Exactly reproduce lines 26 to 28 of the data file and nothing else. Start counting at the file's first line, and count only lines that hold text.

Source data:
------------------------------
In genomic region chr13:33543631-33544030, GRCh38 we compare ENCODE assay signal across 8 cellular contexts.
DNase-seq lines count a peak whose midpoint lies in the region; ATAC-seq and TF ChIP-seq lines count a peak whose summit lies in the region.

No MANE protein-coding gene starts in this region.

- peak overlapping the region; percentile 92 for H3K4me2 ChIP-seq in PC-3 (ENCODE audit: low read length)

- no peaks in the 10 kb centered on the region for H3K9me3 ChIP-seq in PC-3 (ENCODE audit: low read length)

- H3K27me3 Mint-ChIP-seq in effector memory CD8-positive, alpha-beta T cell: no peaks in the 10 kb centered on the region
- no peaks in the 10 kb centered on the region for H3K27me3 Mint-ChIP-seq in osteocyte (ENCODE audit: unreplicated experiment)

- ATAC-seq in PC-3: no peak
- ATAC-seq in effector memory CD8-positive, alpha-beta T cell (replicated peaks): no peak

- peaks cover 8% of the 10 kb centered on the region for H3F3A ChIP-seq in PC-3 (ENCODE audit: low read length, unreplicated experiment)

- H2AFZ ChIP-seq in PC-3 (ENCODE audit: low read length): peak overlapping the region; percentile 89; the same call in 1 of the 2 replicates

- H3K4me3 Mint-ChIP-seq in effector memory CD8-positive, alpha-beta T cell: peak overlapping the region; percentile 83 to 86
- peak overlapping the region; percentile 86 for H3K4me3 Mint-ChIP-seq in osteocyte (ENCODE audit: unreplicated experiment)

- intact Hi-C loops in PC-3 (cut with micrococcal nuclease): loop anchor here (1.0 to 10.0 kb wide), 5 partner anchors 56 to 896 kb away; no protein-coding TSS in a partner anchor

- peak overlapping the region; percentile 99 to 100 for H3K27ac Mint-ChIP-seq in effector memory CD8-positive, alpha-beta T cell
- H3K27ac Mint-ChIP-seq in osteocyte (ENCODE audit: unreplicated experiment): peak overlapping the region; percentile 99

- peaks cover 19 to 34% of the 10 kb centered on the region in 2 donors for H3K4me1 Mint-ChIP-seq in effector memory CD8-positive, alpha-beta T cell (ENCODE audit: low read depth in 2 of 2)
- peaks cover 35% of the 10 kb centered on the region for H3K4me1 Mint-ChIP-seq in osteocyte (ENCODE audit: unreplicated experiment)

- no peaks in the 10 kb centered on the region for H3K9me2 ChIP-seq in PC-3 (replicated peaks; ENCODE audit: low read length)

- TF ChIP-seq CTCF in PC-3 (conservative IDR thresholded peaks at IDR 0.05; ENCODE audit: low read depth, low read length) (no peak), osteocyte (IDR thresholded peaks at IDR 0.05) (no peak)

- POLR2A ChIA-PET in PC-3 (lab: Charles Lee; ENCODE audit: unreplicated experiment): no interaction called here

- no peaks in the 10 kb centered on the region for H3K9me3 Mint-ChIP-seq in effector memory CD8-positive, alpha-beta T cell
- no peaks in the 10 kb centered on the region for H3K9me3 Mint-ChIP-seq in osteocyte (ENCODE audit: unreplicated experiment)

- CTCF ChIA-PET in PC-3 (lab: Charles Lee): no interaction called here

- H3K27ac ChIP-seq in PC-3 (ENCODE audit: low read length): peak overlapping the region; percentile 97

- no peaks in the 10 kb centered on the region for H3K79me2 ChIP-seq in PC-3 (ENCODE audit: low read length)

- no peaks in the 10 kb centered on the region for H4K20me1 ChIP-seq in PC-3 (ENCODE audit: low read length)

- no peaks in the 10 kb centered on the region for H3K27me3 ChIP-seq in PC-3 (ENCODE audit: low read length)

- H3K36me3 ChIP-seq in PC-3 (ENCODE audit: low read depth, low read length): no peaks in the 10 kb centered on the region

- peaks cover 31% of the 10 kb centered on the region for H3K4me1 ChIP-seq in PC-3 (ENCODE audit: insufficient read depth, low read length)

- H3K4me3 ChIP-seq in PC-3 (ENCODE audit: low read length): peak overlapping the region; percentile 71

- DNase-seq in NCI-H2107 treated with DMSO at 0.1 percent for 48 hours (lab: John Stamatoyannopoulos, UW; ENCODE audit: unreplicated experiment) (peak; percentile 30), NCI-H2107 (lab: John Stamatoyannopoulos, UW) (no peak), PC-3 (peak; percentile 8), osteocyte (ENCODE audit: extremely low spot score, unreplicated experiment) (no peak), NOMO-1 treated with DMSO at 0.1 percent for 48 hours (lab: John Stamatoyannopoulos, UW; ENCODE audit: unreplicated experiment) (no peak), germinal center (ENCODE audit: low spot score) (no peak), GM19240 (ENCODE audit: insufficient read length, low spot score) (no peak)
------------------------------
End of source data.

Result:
- no peaks in the 10 kb centered on the region for H3K79me2 ChIP-seq in PC-3 (ENCODE audit: low read length)

- no peaks in the 10 kb centered on the region for H4K20me1 ChIP-seq in PC-3 (ENCODE audit: low read length)

- no peaks in the 10 kb centered on the region for H3K27me3 ChIP-seq in PC-3 (ENCODE audit: low read length)